Surface and Interface Science - Spring of 2021


First meeting: Wednesday, January 20, 10:20 to 11:40 AM room TBD



Course Supervisor: Prof. Sylvie Rangan, Nanophysics Laboratory (NPL) room 208,, 848-445-8419.


The purpose of the course is to acquaint students in physics, chemistry, materials science and electrical engineering with the static and dynamic behavior of clean and adsorbate-covered solid surfaces and interfaces, from both theoretical and experimental points of view. Topics will include geometrical structure, surface morphology, electronic structure, surface composition, kinetics and dynamics (adsorption, scattering, vibrations, diffusion, desorption), structure and reactivity of surface molecules, non-thermal excitations of surfaces, catalysis and surface reactions. We will discuss surfaces of metals, oxides and semiconductors, as well as solid-solid and solid-liquid interfaces. Modern ultrahigh vacuum experimental methods will be discussed: theoretical basis, experimental aspects, and data interpretation. Topical lectures by guest lecturers addressing thin films, nanostructures and low-dimensional systems will also be offered.


The earlier part of the semester will emphasize theoretical and experimental aspects of the electronic and geometric structure of surfaces, and an introduction to adsorption, desorption and diffusion. Later in the semester, we will emphasize important surface processes, including atom and ion scattering, dynamical phenomena, and surface reactions. In addition, we will discuss several important applied areas (e.g., semiconductor processing, nanoscience, heterogeneous catalysis, film growth) where surface science techniques are being exploited.


There should have been four hands-on labs, where you would get some hands-on experience from working with state-of-the-art research equipment: Transmission electron microscopy, Helium ion microscopy, X-ray photoelectron spectroscopy and Rutherford backscattering spectroscopy. These labs will now be adapted to be remote and will replace one lecture in the week they are scheduled.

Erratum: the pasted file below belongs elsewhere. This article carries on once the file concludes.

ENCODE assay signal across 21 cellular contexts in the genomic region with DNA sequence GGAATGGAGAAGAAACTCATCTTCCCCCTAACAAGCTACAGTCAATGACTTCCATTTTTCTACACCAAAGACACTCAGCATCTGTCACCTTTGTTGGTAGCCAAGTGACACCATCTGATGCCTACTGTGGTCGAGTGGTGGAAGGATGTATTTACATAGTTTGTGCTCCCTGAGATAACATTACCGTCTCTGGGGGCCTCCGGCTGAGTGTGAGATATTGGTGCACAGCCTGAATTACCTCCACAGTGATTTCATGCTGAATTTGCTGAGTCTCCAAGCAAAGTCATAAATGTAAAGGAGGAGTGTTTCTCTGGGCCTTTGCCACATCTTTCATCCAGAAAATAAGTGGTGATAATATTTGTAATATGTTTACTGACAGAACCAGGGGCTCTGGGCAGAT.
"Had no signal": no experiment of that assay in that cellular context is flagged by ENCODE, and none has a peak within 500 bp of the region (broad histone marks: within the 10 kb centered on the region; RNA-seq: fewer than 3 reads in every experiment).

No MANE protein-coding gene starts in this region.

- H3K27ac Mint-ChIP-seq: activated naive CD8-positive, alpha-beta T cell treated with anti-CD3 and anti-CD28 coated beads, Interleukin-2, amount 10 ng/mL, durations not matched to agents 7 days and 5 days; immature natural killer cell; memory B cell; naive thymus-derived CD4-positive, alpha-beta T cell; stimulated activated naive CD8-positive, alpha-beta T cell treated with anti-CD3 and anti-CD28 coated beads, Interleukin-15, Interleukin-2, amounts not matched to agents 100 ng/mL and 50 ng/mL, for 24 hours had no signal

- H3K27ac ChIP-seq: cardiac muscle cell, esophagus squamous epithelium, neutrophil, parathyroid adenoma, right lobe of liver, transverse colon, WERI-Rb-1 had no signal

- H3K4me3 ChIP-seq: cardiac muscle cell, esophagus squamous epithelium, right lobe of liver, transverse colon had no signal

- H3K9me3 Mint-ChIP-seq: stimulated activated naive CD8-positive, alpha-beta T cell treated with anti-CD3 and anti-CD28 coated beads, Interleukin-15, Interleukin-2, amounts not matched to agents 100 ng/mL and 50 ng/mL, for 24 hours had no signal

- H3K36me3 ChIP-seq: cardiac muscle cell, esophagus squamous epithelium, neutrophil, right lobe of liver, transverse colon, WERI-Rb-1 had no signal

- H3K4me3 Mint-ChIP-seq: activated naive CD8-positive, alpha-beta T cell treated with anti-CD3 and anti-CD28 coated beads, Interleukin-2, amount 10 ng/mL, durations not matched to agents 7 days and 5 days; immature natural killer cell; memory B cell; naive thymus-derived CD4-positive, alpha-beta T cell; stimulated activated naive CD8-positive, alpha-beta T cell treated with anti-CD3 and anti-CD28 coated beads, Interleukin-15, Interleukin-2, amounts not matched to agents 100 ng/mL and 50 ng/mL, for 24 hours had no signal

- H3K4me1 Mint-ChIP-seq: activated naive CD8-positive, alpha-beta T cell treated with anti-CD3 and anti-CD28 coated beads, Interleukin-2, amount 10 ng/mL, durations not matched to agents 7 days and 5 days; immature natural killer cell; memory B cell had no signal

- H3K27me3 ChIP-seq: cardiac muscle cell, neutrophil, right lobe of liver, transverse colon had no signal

The main written material for the course will be lecture notes (posted on canvas). The following two books are recommended:


"Physics at Surfaces"

by Andrew Zangwill

(Cambridge U. Press, 1988)

Used copies cost ~$10 on Amazon

"Surface Physics, an Introduction"

by Philip Hofmann

Available for download (pdf format) for ~ $11



The following books have been (or will be) placed on reserve in the Math - Physics Library. You will find them as useful reference books in your career but I do not recommend that you purchase them now:


"Modern Techniques of Surface Science, 2nd Edition", by D. P. Woodruff and T. A. Delchar, (Cambridge U. Press, 1994)

"Practical Surface Analysis" Second Edition, Vol 1, (1990) by D. Briggs and M. P. Seah

"Low Energy Electrons and Surface Chemistry", Second Edition (1985) by G. Ertl and J. Kuppers

"Surface Science, an Introduction", (1992) by J. B. Hudson

"Metal Surface Electron Physics", (1996) by A. Kiejna and K. F. Wojciechowski

"Surfaces and Interfaces of Solids", Second Edition (1993) by H. Luth

"Introduction to Surface Physics", (1994) by M. Prutton

"Introduction to Surface Chemistry and Catalysis", (1994) by G. A. Somorjai

"Principles of Adsorption and Reaction on Solid Surfaces", (1996) by R. I. Masel



Examination: There will be homework assignments and a final paper (~12 pages) on a topic chosen by you in consultation with me, as well as an oral presentation of your paper to the class.


A lecture schedule will be posted soon.